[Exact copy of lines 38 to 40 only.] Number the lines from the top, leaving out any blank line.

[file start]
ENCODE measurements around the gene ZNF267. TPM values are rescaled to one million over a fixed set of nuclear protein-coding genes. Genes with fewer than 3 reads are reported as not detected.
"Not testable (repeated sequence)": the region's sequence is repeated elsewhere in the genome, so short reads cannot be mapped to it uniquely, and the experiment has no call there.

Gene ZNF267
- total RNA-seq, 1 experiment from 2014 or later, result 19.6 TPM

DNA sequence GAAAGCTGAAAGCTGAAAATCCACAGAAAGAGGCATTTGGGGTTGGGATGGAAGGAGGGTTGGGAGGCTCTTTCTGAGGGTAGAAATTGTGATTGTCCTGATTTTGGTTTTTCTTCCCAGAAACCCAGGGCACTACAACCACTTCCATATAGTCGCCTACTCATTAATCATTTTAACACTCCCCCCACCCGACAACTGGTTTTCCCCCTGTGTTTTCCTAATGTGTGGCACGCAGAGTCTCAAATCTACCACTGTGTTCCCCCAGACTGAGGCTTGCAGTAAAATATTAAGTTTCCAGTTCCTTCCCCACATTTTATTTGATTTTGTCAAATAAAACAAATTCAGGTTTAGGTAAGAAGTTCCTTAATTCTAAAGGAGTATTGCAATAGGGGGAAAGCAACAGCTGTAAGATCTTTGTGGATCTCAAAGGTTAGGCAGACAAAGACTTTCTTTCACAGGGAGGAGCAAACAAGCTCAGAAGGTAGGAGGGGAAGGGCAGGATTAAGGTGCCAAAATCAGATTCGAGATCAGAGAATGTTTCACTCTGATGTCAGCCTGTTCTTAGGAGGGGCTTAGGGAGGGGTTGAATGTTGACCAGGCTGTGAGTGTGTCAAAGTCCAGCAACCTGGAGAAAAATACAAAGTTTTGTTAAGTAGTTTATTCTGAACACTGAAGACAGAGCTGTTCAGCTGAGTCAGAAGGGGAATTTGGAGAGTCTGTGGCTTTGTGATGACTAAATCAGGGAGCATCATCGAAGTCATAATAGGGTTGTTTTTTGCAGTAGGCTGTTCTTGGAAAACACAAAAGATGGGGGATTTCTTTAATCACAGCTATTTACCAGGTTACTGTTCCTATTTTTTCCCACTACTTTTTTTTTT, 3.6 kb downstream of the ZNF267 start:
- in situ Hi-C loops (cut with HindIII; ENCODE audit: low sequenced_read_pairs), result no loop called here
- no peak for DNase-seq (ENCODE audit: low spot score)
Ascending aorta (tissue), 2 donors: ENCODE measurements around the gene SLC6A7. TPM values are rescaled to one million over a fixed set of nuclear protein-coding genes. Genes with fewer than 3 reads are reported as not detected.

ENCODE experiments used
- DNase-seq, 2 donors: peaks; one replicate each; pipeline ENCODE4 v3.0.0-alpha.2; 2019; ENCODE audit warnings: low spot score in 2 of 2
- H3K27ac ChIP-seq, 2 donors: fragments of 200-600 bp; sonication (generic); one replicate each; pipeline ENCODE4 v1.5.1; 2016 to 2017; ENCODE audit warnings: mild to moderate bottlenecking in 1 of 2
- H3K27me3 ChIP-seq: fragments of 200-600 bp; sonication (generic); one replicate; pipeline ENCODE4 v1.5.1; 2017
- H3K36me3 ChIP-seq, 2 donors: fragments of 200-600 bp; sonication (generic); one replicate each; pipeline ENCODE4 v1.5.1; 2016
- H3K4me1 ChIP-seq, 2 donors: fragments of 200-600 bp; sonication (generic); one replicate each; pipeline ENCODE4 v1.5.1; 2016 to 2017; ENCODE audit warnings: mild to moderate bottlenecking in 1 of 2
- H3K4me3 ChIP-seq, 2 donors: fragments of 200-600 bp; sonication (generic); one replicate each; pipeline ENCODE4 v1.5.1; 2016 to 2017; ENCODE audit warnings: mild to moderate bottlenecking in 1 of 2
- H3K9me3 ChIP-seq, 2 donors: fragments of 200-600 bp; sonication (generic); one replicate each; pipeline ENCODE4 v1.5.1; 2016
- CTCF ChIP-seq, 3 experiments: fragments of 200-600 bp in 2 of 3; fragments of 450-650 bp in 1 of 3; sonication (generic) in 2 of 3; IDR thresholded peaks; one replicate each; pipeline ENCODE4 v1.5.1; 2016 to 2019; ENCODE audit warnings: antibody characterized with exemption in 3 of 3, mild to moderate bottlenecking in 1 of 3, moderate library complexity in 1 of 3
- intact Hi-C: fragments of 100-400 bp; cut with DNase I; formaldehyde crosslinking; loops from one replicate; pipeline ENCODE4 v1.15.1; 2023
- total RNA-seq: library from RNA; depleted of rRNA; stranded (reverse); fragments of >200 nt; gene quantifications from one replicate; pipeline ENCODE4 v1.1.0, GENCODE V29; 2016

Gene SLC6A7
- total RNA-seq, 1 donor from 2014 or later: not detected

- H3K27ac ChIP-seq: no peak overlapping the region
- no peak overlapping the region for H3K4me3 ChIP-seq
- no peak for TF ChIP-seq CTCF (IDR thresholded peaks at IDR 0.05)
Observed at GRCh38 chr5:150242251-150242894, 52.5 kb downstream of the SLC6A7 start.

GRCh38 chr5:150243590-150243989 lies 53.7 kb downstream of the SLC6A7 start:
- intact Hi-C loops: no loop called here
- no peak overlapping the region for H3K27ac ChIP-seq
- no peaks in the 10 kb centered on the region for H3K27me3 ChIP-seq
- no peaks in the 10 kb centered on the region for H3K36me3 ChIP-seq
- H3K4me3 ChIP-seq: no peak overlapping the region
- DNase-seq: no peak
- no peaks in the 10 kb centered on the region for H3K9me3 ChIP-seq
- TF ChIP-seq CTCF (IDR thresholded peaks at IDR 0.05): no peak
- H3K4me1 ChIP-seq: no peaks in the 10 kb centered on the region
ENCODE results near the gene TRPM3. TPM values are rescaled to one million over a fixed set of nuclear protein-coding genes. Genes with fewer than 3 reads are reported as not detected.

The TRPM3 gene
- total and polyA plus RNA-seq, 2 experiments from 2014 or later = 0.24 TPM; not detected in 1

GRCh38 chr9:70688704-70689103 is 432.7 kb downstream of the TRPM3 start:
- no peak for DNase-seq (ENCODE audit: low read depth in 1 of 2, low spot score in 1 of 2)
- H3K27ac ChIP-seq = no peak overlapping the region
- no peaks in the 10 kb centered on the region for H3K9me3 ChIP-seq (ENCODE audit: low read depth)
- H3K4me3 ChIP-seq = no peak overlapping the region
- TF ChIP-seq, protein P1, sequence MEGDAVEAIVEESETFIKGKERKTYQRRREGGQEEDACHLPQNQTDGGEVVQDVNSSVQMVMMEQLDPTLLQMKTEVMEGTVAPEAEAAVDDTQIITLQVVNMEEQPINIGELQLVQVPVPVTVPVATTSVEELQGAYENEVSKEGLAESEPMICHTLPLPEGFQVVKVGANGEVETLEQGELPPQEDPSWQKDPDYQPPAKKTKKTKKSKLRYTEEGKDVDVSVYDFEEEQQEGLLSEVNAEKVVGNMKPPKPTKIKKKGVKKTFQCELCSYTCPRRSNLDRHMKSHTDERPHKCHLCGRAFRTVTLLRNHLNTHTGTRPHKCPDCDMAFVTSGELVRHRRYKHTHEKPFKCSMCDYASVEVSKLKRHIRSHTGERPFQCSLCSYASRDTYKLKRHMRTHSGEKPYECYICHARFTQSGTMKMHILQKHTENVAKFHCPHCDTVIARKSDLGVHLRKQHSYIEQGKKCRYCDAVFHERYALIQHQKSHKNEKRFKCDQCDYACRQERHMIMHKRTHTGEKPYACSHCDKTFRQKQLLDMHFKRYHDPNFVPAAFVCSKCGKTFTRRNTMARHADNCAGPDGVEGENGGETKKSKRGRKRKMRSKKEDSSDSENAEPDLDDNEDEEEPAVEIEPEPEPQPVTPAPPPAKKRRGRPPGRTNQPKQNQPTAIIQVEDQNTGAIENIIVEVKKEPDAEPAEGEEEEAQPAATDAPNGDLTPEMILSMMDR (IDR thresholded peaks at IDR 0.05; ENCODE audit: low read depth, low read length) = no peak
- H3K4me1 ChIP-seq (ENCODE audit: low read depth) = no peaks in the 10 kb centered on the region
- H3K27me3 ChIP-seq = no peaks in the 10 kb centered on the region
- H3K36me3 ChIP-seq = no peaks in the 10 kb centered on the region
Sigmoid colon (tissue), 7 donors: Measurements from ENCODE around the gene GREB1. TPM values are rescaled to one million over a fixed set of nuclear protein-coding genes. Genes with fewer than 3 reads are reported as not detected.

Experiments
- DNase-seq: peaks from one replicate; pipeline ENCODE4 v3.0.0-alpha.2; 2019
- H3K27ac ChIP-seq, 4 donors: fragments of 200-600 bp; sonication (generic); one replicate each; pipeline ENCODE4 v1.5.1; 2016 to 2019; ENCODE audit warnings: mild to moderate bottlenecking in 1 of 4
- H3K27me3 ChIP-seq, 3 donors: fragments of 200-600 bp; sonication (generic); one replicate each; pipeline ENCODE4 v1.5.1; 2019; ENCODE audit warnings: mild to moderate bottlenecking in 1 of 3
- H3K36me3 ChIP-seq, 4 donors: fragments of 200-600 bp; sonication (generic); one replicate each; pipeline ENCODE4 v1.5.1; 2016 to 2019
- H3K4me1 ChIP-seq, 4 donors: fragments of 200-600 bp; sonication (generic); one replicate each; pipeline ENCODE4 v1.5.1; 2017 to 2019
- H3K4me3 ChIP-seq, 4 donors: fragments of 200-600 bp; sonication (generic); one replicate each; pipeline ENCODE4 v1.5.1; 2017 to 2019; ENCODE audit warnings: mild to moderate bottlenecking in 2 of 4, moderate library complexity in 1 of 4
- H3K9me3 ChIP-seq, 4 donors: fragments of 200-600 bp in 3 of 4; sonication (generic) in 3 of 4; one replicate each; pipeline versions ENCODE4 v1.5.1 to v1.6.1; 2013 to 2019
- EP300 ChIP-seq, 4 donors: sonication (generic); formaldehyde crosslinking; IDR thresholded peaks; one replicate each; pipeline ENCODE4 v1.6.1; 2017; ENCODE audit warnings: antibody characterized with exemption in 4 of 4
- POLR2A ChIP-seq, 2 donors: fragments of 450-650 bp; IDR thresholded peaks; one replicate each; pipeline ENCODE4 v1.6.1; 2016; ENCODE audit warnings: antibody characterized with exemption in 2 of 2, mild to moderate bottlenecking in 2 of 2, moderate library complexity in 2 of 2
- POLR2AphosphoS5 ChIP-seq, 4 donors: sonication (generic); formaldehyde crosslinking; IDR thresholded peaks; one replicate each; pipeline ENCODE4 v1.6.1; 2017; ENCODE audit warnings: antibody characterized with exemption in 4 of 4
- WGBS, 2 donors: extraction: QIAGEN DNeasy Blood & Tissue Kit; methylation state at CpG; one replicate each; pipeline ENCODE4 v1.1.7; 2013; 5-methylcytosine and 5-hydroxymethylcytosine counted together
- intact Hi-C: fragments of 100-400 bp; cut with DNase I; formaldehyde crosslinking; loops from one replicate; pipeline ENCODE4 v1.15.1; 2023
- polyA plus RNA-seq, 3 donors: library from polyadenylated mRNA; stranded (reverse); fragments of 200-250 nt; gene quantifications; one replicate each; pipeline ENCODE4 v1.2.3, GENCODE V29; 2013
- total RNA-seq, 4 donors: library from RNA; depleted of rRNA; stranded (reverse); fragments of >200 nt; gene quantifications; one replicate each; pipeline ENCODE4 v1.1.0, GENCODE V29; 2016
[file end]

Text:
- total and polyA plus RNA-seq, 2 experiments from 2014 or later = 0.24 TPM; not detected in 1

GRCh38 chr9:70688704-70689103 is 432.7 kb downstream of the TRPM3 start:
- no peak for DNase-seq (ENCODE audit: low read depth in 1 of 2, low spot score in 1 of 2)